To start my blog, I thought I’d go to the heart of the matter and the social hub of London – Soho. In recent years, Soho hasn’t quite been the centre of cafe life that it should have been but things are changing. I decided to visit a little Portuguese cafe on Frith Street.
Coffee – 2/5
This coffee here is what the ‘Bad News, Good News’ joke my Dad is so fond of was made for. The Bad News – its bland, tepid and uninteresting. The Good News – there’s lots of it.
Like many modern chain cafes, they seem to think that a cappuccino means lots of milk. It doesn’t. While you do get a lot of ‘coffee’ for your money (a fairly large cup costs just £1.70), you can tell that most of the savings have been made by filling it out with milk. Also, it arrived at just above room temperature. I know that many baristas will tell you that these types of coffee are not meant to be served scolding hot – but warm would have been nice. Maybe I should have gone for the traditional Cortado, an espresso with a dash of milk.
Atmosphere – 4/5
The fact that the coffee is so poor is a big shame as this tiny cafe has a great atmosphere. It feels like the kind of cafe you might actually find in a back street of Porto.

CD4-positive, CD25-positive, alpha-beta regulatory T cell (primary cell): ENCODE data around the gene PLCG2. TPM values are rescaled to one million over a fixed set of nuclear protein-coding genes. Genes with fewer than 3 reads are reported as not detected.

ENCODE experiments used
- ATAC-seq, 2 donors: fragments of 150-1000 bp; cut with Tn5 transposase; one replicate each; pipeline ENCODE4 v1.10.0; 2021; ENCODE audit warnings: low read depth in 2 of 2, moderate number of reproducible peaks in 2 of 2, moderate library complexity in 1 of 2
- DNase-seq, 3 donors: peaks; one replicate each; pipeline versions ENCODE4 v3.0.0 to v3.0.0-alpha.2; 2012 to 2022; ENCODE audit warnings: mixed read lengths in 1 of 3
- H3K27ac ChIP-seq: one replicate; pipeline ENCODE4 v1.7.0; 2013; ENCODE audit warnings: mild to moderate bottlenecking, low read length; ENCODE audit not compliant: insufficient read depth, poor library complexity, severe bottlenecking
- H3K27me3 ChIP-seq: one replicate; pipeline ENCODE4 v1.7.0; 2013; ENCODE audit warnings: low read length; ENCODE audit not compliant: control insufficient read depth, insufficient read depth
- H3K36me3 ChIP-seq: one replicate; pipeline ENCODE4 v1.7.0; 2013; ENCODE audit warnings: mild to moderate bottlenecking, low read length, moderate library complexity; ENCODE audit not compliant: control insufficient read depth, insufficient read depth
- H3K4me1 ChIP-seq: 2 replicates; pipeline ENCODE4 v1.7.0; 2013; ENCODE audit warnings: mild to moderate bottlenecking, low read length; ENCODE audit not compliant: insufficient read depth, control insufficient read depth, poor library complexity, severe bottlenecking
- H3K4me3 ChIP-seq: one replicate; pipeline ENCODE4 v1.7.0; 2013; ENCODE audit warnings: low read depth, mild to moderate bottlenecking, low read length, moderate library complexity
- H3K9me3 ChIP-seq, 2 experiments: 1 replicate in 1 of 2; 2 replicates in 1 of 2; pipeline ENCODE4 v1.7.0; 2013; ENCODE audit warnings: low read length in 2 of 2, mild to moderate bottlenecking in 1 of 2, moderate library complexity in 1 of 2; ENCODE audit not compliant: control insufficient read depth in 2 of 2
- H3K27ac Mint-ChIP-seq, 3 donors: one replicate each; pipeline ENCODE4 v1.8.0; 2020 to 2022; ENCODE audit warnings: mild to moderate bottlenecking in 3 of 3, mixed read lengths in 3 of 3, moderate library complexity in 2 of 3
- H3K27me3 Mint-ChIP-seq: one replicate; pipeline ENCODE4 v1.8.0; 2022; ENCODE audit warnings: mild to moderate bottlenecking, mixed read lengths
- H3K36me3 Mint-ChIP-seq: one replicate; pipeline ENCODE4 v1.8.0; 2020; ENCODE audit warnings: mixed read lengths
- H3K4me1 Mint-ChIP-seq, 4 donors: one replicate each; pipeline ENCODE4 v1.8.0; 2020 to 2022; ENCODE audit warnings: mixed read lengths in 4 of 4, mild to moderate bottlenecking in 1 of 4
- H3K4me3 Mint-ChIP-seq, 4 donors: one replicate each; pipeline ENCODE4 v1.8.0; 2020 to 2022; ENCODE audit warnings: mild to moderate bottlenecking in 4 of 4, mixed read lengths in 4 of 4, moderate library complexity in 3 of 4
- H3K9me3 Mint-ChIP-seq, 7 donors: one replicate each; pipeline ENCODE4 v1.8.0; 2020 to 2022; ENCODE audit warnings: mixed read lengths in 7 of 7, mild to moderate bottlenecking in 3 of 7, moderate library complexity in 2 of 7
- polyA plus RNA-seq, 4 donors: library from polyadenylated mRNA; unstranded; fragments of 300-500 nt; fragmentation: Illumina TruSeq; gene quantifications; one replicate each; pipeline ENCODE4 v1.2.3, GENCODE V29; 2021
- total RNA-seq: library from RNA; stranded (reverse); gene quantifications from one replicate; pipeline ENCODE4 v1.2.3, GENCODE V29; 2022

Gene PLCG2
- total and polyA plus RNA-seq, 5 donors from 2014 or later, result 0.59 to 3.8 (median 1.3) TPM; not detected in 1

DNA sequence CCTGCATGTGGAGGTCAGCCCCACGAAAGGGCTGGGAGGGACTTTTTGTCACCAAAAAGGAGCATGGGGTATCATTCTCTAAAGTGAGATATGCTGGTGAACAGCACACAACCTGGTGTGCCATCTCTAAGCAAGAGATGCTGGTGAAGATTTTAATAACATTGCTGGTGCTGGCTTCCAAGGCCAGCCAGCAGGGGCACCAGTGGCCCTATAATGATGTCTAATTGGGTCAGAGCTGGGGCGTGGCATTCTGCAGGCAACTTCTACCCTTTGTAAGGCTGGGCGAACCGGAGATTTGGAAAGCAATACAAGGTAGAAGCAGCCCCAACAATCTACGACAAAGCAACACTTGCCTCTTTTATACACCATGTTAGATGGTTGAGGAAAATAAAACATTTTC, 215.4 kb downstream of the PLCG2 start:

With room for barely half a dozen people, lots of dark wood and tiles and Latin music playing sweetly in the background, I would have been happy to sit here imaging that outside was a traditional square somewhere in the Med, not a dirty street in Soho. The owners and staff were stood behind the bar, chatting and laughing, welcoming customers with a warm ‘Good Afternoon’.
Food – 2/4
With a selection of ridiculously cheap sandwiches on offer, this is the perfect spot for the hard up writer to grab a quick snack. Prices start at £2.50 and most sandwiches are £3.50 – a bargain. However, a bit of a warning to get there early. I’ve visited here in the past to be told that half the menu had sold out.
Service – 2/3
Although the service was friendly, it wasn’t what you’d call top class. Considering there were only three people in the cafe (half full!) they managed to get my order wrong, leave dirty plates on my table until my coffee arrived and tried to give me a sandwich. Still, it had the feeling of a family run place and there was no bad-blood or annoyance when I told them they had got the order wrong.
Extras – 0/3
Nothing. The place is just too small to hang art works or stick a guitarist in the corner.
Summary – 10/20
Nice looking, cosy but fails to live up to its name.
Cafe El Buen Gusto
39 Firth Street,